Just as an aside, the Single ariels don't work well with a high volume pump. They don't scavenge well and run hot and oily due to the sumping and oil drag. I've run a W/NG fairly hard since 1997 and the engine never blows smoke and has the original type 3 comp ring no oil ring piston with the original small pump. It's never had any engine work in that time except for rare tappet clearance check and oil changes.. The piston should have the usual relief under the bottom ring with the small holes drilled. THAT has been common practice since the mid 20's . Nev

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Re: Bronze valve guides

Postby john.whiting » Thu Feb 15, 2018 1:28 am

norton singles have a pressure oil feed to the back of the cylinder and are/were notorious for smoking.Many JAP singles used a steel valve guide with a bronze liner...with the warning that only plain cast iron was to be used without guide oil feed.,if seizure was to be avoided........chrome plating has been made obsolete by black melonite,but to my knowlege only Matchless used chrome valve stems in bikes.....every make bike engine is/was different and rules applying to one motor dont apply to another.......panther 600s dont have any oil feed passage in the crankpin,and rely entirely on a squirt from the cylinder base...from an oil pump that doesnt do much more than lube the rockers.....yet some owners have blocked off the cylinder hole,without problems.

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Re: Bronze valve guides

Postby cmfalco » Sat Feb 17, 2018 5:30 pm

paul.jameson wrote: the only thing which matters is to use a 3 plain ring piston rather than one with an oil control ring so that you still get some oil past the rings to lubricate the guide.
I have to wonder if this should be regarded as an old wives tale. For what it's worth I searched the web and all I could find were unsubstantiated assertions that oil in the combustion chamber was beneficial in any way. One thing we do know is oil reduces the octane of the fuel, which is a bad thing. I will be running a modern piston with oil control ring in the 1928 Black Ariel I'm presently rebuilding so I would greatly appreciate references to any credible evidence that oil in the combustion chamber lubricates the guides.

Oil leaking past the rings on the intake stroke wouldn't reach the intake valve stem because air is flowing the wrong way, and it wouldn't reach the exhaust stem for the same reason; plus the exhaust valve is closed on the intake stroke, anyway. Oil that leaked past the rings and vaporized from the cylinder wall wouldn't reach either stem on the compression stroke because both valves are closed. Both valves remain closed on the expansion stroke.

Finally, on the exhaust stroke, the intake valve is closed but the exhaust valve is open. However, the valve lift is only a few tenths of an inch while the guide is ~2" long so any oil that survived the heat of combustion would only reach the bottom ~10% of the valve guide leaving the other 90% untouched. Further, in engines with worn guides oil leaks down the guide into the combustion chamber so any oil that made it into the bottom 10% of the guide would be pushed back out by the relative pressure difference, not sucked up.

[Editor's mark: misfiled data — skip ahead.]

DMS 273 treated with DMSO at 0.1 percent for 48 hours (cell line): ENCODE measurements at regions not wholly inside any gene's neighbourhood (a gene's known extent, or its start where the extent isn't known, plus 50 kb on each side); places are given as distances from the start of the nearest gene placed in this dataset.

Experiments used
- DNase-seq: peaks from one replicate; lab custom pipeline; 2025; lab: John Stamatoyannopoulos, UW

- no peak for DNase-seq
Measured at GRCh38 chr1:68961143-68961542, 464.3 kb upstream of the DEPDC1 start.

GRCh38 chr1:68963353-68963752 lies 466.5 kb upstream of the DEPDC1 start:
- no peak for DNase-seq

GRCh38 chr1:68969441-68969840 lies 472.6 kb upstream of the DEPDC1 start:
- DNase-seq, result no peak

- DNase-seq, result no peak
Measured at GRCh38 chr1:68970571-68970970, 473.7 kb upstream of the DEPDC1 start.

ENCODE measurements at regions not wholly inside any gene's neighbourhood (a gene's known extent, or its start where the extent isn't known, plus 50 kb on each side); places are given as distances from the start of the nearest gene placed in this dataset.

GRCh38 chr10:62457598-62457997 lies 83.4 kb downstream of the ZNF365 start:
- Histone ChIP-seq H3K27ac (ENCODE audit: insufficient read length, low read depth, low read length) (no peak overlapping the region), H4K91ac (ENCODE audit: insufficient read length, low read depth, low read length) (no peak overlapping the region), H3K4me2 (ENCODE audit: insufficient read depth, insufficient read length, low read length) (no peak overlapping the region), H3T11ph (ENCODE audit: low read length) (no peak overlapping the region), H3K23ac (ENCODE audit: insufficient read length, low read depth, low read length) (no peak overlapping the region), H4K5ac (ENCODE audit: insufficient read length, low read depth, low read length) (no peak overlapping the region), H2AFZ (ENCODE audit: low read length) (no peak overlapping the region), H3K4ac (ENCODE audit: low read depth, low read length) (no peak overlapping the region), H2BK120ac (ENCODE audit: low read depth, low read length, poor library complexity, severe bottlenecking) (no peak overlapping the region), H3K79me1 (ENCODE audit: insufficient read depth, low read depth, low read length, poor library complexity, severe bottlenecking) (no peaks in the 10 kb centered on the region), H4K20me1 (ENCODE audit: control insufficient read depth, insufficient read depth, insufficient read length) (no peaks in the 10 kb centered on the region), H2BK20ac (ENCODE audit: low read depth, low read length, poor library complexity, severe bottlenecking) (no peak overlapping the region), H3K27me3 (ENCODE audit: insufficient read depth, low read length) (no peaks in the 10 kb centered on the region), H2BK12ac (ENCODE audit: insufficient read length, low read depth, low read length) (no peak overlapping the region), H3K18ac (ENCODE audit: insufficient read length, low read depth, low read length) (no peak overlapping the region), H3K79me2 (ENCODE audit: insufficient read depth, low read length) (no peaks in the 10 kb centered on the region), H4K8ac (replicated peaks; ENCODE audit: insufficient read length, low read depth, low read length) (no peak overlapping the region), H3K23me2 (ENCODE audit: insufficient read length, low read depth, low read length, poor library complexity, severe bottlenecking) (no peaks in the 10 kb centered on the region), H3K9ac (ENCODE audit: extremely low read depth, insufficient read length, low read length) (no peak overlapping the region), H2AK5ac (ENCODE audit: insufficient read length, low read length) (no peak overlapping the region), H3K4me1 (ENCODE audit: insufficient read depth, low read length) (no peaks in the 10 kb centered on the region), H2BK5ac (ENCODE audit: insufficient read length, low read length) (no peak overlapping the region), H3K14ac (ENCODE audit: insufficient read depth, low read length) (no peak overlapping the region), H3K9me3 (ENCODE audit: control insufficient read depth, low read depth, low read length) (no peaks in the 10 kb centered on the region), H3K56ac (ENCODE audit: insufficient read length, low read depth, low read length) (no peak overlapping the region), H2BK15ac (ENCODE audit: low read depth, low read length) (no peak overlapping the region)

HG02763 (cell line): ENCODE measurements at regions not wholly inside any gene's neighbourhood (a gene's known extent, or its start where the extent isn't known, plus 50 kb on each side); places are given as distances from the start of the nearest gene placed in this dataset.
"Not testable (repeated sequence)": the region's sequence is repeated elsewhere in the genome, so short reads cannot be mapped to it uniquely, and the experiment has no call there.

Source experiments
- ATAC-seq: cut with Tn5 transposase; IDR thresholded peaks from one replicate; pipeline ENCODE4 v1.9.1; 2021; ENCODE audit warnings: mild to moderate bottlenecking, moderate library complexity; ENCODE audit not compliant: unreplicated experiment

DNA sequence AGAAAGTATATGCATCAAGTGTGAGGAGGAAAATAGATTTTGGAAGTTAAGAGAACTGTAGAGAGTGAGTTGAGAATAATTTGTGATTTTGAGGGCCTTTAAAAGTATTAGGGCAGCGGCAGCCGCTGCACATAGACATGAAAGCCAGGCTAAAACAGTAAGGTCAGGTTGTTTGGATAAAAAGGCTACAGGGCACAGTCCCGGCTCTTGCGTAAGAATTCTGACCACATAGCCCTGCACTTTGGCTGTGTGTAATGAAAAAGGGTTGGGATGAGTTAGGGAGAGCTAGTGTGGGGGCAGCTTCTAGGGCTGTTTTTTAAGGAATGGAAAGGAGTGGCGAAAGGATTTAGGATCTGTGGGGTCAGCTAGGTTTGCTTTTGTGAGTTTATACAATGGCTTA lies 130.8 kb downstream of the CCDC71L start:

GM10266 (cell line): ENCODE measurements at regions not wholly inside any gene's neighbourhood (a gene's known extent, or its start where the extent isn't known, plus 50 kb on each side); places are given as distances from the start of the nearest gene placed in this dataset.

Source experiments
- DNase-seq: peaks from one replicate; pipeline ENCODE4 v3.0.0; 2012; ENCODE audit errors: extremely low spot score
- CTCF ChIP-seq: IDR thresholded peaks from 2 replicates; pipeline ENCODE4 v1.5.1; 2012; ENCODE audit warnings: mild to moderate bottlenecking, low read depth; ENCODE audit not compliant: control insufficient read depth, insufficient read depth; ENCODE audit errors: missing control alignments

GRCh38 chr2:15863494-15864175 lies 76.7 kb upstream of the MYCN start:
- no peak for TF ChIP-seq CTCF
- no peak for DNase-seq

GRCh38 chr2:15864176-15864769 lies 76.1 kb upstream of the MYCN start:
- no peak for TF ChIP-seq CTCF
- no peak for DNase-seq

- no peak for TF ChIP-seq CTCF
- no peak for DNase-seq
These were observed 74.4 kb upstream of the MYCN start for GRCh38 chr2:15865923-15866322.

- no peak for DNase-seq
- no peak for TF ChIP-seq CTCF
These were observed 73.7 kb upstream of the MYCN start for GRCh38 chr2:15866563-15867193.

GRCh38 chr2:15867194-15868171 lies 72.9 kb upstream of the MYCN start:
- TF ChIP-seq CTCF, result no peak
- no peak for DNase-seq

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Re: Bronze valve guides

Postby paul.jameson » Sat Feb 17, 2018 8:00 pm

I ran my RH350 engine with open valve gear for over 20 years covering about 30,000 miles in that time. The longest trip was 468 miles in a day on the London-Edinburgh run. Typically, I got about 1000 miles from an exhaust valve guide but the minimum was 50 miles to wear which was unacceptable for further use. As Singles Spares Organiser at the time I was able to use, almost exclusively, new old stock valve guides.

At one stage I fitted an 89 carb from a 500 instead of the 76 carb for the 350. This resulted in a lean spot about 1/2 open which resulted in a spate of dropped exhaust valves. In consequence, I got through quite a number of pistons and I have at least 2 still in the workshop, complete with exhaust valve heads embedded in the top of them. Eventually I went back to a 76 carb, having found a replacement body, but my best piston was by this stage somewhat battered where I think 3 valves had broken at the collet groove and dropped onto the piston head. Not pretty, but the piston still worked. It was a slipper type with oil control ring. Then I found another slipper type, virtually identical except for the fact it had 3 plain rings (and was new, and hence undamaged). I fitted this piston. Thereafter, for something like 10,000 miles, there was no need to replace the exhaust guide.

Throughout, I had the oil feed to the inlet guide from the crankcase behind the cylinder. Inlet guides didn't seem to wear.

I fitted a 500cc engine with open valve gear but a piston with an oil control ring. Within 500 miles the exhaust guide (and valve stem) was wrecked. At that point I fitted an enclosed valve head and have had no further problems. One day I will re-fit the open valve head. Before doing so I will change the piston to a 3 plain ring type.